Hospital positions are hard to get into but that is true with any position within a hospital. You just need to get your name out there and face. It's all about who you know and how you present yourself at clinicals and during school. Trust me.... they remember you if you did clinicals there especially if you were seen as negative

I am interested in the field and I have an interview for programs in different schools. How ideal is it to work part time and go through the two year program? Any advice?

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HappyRT:) in San Diego, California

2 months ago

sheryl in Duluth, Minnesota said: Now I still keep my license and do part time work as a home care therapist, teaching people, and caring for them. I love it. So for all of you. Find your niche.

I appreciate your positive attitude. Thank you for sharing your experience with us. As the saying goes, "Do what you love, and love what you do". I am one of the individuals in the field who truly enjoys what I do. Since 1979 when I began working as an RT, I look forward to the exciting adventures each new day brings. Working as an RT provides the variety and autonomy I need. My days are never the same; never boring. I enjoy meeting different and interesting people every day. Knowing I make a difference in someone's life brings joy to my heart. I have patients return to our facility with a chicken pot pie, apple pie, banana bread, etc. for me, or doughnuts, cookies, chocolate candy, etc. in hand to share with my coworkers as a thank you for taking such good care of them. Reaffirming why I do what I do. I absolutely love it. I'm so fortunate to work with an excellent team whose priority is our patients. This is my niche and I wish everyone luck in finding theirs. Enjoy the journey.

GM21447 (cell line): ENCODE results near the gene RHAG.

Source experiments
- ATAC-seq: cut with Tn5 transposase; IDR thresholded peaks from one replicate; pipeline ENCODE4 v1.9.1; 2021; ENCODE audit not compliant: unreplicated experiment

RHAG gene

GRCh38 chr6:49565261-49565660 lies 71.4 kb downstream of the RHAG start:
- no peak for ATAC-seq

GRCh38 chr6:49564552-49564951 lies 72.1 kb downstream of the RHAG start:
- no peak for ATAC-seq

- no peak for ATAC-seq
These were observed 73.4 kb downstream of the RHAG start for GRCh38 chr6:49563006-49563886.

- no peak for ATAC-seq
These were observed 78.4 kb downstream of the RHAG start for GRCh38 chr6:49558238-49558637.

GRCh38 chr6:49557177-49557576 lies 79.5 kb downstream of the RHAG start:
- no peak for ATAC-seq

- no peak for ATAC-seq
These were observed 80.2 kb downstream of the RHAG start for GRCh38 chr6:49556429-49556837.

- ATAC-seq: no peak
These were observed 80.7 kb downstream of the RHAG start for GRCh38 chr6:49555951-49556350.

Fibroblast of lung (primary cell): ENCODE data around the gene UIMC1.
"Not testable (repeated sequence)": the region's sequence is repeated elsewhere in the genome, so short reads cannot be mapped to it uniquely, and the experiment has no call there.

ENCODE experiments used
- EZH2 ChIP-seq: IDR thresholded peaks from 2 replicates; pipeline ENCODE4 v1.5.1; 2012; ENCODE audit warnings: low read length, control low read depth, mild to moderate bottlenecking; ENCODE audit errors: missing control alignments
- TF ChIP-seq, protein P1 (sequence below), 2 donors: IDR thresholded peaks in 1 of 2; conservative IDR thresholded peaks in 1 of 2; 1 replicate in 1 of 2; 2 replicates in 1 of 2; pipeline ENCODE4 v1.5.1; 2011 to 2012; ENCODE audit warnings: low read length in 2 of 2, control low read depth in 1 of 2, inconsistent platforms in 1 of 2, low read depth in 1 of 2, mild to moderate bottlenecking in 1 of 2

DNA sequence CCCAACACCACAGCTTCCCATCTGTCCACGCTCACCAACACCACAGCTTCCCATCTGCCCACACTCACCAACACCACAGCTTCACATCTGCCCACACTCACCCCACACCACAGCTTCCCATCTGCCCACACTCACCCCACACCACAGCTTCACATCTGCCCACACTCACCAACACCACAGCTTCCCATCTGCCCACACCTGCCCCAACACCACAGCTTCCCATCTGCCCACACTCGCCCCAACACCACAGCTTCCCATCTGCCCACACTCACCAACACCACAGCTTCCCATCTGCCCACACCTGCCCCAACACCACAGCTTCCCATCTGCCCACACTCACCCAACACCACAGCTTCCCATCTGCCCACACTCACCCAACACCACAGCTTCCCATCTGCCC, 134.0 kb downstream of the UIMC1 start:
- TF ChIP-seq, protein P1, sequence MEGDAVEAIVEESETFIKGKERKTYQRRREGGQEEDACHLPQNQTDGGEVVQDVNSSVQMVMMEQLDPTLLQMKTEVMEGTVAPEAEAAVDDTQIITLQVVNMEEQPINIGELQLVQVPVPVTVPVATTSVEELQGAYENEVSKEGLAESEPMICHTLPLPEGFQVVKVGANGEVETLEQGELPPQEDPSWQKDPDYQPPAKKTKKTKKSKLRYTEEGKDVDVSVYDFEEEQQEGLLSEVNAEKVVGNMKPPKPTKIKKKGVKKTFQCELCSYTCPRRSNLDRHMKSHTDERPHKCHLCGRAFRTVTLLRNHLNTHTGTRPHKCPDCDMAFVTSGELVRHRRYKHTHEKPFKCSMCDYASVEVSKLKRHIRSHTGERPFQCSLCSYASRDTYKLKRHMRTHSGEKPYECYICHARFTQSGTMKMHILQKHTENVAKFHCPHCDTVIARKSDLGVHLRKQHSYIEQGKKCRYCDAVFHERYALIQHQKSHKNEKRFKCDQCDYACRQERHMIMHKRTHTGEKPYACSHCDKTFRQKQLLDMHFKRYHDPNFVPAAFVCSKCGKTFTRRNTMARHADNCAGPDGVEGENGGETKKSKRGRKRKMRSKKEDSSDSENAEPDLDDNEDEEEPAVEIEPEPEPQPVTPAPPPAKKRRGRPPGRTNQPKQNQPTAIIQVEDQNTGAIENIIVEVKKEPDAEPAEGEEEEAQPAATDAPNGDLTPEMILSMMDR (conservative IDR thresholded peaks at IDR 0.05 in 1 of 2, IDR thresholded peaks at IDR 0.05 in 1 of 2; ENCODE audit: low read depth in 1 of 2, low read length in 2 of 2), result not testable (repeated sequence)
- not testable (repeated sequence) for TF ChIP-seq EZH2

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HappyRT:) in San Diego, California

2 months ago

HappyRT:) in San Diego, California said: I appreciate your positive attitude. Thank you for sharing your experience with us. As the saying goes, "Do what you love, and love what you do". I am one of the individuals in the field who truly enjoys what I do. Since 1979 when I began working as an RT, I look forward to the exciting adventures each new day brings. Working as an RT provides the variety and autonomy I need. My days are never the same; never boring. I enjoy meeting different and interesting people every day. Knowing I make a difference in someone's life brings joy to my heart. I have patients return to our facility with a chicken pot pie, apple pie, banana bread, etc. for me, or doughnuts, cookies, chocolate candy, etc. in hand to share with my coworkers as a thank you for taking such good care of them. Reaffirming why I do what I do. I absolutely love it. I'm so fortunate to work with an excellent team whose priority is our patients. This is my niche and I wish everyone luck in finding theirs. Enjoy the journey.

Oops, it seems I have dyslexia. That was suppose to read, Since 1997 when I began working as an RT; not 1979.

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When in doubt, Intubate! in Roselle, Illinois

1 month ago

bradleyrtstudent in minneapolis, Minnesota said:

The Chicago suburbs are averaging 20-25 with benefits. Around 30 as needed positions. For the city, it increases to around 28-34 with benefits and closer to 40 as needed. Of course this will vary with how big the hospital is or if its a tiny location.